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The customary reliance on the physical presence of expert trainers and traditional teaching techniques based on lectures and Powerpoint presentations are of variable quality, often difficult to scale and have their own risks such as bringing people together in the midst of an outbreak.


Further challenges include:

  • The distributed nature of workforces and populations at risk;
  • The scarcity of international experts with practical experience of successfully containing such epidemics;
  • Potential restrictions on local and international travel
  • The need to ensure education and training is context- and culture-specific;
  • The importance of tracking metrics effectively to ensure quality
  • Mistrust of outsiders or in some situations, central government interventions
  • Need to constantly update training as new insights are gained, or policy guidelines created.

These challenges all came to the fore during the Ebola crisis in West Africa, and remain challenges for any new outbreak or threat from an emergent pathogen. But there is some good news. Digital infrastructures enable innovative methods of delivery which entail new skills and approaches, and these have been tried and tested in other sectors from aviation to the oil and gas industry.

Some of their most important benefits of digital training include:

  • Deployment of education and training in a sustainably distributed manner and exponential scale
  • A blended approach, relying less on formal training facilities and more on integration with the work environment reducing the need for courses that involve inefficiencies of travel or poor delivery;
  • Greater engagement of the learner, recognising constraints in terms of time, concentration and motivation, building on new pedagogic models using simulation, and game based problem solving.
Importance of coherence and authenticity.

In this project we are seeking to be a catalyst for a pedagogic revolution in local capacity building, breaking away from the traditional INGO model of depending on large numbers of international experts; and we wanted to show how that could happen, addressing a universal issue directly affecting the security of communities, and patient safety – infection, prevention and control and we sought to do that through innovative educational technology using distributed simulation, improving knowledge retention, confidence and ultimately competence using the latest technologies that can knowledge could be shared globally on a greater scale, quality and adaptability than has hereto been possible.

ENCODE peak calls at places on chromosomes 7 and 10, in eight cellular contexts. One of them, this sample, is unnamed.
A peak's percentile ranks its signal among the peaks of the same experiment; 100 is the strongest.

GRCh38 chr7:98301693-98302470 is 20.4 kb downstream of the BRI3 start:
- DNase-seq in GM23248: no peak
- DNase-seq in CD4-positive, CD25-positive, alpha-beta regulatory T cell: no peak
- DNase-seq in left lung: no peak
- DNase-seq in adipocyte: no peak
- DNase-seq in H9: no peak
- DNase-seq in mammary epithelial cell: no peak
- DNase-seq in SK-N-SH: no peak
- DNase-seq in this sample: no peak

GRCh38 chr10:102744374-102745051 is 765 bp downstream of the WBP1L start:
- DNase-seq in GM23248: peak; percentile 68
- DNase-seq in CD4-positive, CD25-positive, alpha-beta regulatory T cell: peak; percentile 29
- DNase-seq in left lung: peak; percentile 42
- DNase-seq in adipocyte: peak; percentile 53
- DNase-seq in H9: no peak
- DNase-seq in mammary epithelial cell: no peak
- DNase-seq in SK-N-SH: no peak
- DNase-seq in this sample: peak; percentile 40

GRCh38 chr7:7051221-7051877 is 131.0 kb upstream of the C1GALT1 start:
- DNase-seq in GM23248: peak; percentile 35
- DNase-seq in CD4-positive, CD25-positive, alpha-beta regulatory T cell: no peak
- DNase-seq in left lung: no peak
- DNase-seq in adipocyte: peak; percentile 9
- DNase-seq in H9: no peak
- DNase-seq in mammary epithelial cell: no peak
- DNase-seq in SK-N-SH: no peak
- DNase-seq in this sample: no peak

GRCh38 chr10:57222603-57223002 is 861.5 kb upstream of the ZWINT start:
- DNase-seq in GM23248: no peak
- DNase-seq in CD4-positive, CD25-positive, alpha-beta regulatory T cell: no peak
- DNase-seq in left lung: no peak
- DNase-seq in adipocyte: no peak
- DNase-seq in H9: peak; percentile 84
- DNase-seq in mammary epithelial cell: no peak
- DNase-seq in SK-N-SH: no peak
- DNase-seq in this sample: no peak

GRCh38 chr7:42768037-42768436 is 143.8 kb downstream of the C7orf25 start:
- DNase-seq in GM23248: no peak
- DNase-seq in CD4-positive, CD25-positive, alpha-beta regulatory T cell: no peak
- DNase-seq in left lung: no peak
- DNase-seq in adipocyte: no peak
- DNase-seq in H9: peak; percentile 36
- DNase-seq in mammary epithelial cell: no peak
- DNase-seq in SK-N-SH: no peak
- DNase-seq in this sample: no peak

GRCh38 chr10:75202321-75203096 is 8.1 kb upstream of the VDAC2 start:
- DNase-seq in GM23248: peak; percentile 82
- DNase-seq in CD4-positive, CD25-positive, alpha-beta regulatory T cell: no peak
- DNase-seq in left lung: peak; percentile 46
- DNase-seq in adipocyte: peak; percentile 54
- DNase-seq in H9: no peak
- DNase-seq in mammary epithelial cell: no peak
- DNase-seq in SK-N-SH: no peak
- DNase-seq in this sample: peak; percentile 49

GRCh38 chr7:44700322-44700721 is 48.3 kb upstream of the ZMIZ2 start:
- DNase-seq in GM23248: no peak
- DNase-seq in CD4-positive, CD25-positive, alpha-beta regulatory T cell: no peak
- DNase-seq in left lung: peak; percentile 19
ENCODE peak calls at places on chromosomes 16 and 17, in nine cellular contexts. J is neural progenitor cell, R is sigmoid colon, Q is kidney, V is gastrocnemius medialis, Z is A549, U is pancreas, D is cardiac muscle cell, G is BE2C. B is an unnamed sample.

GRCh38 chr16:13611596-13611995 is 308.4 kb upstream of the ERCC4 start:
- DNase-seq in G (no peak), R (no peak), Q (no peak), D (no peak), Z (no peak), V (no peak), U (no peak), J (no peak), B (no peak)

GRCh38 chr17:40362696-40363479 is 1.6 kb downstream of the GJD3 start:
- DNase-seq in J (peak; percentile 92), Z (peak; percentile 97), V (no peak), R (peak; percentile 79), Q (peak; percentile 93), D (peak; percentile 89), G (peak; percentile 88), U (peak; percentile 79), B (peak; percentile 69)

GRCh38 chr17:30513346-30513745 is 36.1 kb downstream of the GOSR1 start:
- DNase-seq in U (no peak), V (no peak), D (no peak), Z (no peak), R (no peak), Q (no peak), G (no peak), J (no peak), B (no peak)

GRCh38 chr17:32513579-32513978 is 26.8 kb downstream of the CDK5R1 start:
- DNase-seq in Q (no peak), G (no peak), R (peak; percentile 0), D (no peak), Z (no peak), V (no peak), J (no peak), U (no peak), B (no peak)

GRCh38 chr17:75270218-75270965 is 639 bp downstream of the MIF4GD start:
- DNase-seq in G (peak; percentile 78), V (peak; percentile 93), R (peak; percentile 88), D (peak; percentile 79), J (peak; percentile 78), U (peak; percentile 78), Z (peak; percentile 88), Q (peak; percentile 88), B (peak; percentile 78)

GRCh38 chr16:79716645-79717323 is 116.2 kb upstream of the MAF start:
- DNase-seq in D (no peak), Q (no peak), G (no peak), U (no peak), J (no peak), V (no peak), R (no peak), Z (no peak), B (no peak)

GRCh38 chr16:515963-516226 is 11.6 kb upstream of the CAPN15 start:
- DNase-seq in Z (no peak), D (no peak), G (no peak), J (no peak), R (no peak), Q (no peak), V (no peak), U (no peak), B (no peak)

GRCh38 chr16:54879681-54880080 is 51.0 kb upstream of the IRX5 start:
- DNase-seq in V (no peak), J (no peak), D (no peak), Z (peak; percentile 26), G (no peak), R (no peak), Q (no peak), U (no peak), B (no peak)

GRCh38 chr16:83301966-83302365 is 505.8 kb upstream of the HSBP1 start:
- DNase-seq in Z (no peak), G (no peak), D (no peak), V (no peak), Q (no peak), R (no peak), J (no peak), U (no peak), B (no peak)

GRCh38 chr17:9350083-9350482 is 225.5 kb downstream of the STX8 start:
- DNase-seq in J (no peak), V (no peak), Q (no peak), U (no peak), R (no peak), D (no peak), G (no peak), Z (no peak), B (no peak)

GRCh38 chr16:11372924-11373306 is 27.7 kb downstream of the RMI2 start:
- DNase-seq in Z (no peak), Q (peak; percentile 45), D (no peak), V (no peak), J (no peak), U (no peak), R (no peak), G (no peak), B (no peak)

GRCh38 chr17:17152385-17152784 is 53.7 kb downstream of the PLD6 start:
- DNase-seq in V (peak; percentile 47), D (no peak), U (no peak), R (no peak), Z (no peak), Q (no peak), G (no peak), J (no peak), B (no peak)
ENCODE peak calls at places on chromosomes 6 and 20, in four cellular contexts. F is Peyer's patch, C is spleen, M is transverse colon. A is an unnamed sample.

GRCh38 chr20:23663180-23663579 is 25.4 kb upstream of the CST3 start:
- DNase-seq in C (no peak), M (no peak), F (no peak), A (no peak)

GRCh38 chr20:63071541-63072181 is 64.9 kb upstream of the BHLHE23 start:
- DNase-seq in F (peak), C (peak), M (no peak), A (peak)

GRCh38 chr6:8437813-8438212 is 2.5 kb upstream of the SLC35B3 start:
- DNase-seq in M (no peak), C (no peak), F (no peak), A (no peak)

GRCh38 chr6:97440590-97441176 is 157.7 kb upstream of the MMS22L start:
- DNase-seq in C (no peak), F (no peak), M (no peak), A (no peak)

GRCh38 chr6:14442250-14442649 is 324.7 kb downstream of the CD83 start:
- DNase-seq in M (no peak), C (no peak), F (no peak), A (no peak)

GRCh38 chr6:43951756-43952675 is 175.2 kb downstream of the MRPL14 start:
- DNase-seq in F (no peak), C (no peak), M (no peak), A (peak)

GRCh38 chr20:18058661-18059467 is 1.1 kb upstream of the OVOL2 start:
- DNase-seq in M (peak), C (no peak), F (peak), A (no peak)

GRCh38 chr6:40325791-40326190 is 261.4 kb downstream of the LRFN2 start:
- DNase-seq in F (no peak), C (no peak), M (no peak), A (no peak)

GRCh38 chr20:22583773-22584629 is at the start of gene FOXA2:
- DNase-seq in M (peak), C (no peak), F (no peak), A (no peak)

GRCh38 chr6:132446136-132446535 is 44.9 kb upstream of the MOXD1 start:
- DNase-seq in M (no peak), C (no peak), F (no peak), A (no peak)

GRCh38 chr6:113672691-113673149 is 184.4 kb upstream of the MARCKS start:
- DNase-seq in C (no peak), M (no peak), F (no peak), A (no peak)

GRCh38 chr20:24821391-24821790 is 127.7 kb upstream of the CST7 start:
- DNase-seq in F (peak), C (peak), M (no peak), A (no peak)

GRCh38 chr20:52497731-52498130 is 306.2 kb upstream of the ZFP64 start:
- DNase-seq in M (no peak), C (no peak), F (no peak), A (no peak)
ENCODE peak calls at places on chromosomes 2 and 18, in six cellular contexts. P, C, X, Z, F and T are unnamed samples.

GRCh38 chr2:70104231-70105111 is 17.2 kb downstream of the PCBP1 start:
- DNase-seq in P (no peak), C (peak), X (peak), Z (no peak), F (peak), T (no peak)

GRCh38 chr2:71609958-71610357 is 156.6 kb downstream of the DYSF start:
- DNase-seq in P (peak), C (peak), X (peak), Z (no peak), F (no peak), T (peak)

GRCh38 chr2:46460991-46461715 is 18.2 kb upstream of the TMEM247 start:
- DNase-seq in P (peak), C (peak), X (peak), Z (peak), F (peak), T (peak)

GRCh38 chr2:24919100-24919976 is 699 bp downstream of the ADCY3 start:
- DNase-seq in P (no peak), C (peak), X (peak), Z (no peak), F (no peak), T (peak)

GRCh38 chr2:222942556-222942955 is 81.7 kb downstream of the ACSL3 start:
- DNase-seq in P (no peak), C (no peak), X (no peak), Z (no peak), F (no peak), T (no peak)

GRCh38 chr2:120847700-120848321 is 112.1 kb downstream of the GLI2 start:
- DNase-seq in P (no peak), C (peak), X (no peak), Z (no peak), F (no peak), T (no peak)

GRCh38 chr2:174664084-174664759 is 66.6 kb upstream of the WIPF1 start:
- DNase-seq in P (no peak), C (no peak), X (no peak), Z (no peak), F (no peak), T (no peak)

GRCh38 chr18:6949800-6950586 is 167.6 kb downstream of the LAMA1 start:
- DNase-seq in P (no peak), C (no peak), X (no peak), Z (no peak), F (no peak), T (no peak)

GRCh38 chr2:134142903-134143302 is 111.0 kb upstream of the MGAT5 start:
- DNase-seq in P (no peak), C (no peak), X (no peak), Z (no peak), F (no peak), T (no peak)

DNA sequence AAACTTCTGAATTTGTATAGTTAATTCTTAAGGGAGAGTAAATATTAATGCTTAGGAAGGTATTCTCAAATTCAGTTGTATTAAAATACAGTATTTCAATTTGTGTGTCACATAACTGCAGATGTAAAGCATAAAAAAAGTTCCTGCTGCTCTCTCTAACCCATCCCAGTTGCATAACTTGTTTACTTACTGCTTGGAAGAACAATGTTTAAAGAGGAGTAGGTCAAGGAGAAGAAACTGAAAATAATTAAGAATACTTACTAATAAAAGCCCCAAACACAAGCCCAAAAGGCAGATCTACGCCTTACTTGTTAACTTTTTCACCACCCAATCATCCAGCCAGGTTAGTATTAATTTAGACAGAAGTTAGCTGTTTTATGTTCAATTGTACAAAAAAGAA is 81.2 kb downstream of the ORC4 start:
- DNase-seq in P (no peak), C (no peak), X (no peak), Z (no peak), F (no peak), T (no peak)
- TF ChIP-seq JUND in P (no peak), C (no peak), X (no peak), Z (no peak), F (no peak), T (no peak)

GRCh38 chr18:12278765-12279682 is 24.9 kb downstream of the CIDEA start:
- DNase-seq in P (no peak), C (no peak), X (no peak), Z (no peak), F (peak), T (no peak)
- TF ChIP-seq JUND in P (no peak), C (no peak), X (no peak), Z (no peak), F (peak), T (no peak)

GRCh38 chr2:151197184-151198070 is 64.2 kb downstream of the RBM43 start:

It is crucial that public health training is absolutely coherent with the latest national or international guidelines

Reviewing the experience in the field as well as the consultations we have come up with a list of ten key requirements for adapting simulation training to the humanitarian and particularly the public health field.

  1. High fidelity – absolutely aligned with the public health guidelines be it the National MoH, WHO or CDC policy
  2. Accessible to all – literacy and language not a barrier, as well as intuitive and engaging
  3. Scalable and easily shared
  4. Updatable allowing improvements in medical practice to be immediately adopted
  5. Near peer and not didactic – guided by the trainee
  6. Context and culturally appropriate recognising that the differences between what is taught and local circumstances undermines confidence in the approach and at worst can lead to confusion
  7. High impact – multimodal, building on neuroscience insights into how people learn
  8. Scope for team based learning (Buddy and / or Team)
  9. Self-paced and flexible to fit in with work schedules – as well as scope to personalised to individual learning styles
  10. Automatic monitoring and evaluation at the level of learner and the programme manager that can be shared with sponsoring agencies / donors

Top image: The opportunity to shift training from the ‘sage on the stage’ to the ‘digital guide by your side’

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